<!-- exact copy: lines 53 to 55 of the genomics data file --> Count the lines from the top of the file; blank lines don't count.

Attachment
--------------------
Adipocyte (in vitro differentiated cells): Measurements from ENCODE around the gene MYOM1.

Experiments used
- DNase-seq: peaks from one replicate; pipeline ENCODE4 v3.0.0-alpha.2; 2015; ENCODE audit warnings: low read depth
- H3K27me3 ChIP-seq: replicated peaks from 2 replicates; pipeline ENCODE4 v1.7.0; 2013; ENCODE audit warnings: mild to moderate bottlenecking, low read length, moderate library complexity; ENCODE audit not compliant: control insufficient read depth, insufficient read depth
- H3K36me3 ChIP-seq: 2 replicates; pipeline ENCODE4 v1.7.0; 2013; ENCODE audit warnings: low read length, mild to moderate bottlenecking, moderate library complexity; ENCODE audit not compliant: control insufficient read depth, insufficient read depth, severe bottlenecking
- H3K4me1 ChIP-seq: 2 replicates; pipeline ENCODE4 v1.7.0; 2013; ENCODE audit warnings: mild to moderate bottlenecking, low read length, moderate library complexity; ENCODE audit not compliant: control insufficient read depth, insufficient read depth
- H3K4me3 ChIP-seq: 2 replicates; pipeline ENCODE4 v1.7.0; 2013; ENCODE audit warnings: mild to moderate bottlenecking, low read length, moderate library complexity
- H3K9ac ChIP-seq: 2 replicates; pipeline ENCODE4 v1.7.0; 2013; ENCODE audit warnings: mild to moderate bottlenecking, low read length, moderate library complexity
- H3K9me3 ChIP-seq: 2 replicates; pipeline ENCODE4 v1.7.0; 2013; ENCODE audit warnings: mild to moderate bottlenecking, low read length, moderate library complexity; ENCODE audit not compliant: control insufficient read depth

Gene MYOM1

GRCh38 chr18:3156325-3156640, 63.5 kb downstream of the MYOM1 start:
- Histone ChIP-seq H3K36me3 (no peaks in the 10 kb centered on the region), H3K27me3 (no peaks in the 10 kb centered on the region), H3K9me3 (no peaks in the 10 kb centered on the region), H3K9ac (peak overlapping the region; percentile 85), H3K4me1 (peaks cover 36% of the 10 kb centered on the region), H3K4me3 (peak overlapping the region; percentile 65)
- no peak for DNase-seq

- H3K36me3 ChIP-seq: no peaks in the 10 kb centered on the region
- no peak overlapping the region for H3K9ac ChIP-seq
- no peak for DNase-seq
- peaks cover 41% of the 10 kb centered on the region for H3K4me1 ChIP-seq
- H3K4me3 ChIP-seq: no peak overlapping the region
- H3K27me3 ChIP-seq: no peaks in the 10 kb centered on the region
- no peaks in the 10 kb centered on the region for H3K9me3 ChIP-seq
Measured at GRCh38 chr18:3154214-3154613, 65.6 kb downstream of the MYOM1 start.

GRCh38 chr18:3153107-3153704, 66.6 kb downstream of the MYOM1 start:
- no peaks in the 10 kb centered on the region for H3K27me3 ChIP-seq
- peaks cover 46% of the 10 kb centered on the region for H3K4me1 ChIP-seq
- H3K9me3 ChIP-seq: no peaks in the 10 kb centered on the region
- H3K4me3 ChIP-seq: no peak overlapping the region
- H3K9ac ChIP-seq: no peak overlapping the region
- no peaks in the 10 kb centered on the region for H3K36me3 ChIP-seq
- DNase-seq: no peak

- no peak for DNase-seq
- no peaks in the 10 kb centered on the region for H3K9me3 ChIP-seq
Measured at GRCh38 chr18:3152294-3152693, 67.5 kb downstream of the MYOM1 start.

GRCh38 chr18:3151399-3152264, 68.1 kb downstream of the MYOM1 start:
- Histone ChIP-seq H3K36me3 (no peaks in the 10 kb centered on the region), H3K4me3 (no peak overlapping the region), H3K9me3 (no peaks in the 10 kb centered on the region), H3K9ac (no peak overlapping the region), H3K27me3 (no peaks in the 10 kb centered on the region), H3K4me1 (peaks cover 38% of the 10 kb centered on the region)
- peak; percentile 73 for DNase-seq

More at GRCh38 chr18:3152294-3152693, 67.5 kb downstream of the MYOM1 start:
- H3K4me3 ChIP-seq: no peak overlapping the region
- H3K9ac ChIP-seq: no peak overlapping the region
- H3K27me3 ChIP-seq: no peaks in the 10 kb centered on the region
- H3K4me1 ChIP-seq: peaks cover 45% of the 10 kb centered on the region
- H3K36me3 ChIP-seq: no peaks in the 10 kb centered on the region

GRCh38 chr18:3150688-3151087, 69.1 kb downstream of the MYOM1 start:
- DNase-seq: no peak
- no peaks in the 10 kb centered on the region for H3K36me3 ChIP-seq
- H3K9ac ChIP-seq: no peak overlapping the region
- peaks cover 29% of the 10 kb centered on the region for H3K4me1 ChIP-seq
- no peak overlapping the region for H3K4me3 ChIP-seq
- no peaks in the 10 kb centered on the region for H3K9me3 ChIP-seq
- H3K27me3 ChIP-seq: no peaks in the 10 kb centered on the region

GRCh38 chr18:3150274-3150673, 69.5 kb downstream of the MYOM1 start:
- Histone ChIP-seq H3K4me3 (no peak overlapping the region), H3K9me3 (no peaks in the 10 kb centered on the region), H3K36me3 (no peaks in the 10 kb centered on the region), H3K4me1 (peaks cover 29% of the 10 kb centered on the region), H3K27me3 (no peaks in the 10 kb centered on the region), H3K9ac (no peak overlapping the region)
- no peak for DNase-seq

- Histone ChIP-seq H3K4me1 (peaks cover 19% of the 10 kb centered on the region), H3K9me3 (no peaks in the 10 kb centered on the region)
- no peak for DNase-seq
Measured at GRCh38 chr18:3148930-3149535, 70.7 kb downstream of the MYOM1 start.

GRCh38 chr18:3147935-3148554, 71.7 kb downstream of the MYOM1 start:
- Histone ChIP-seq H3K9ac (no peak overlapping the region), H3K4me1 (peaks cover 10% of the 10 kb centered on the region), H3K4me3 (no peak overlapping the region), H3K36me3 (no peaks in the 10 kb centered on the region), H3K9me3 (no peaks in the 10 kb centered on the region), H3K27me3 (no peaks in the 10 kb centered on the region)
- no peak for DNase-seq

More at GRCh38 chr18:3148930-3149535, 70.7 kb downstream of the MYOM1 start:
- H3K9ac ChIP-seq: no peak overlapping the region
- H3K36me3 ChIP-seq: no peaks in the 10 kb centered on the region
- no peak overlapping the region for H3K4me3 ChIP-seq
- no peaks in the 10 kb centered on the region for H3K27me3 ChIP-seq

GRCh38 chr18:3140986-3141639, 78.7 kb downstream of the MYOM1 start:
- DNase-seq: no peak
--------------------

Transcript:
- Histone ChIP-seq H3K4me1 (peaks cover 19% of the 10 kb centered on the region), H3K9me3 (no peaks in the 10 kb centered on the region)
- no peak for DNase-seq
Measured at GRCh38 chr18:3148930-3149535, 70.7 kb downstream of the MYOM1 start.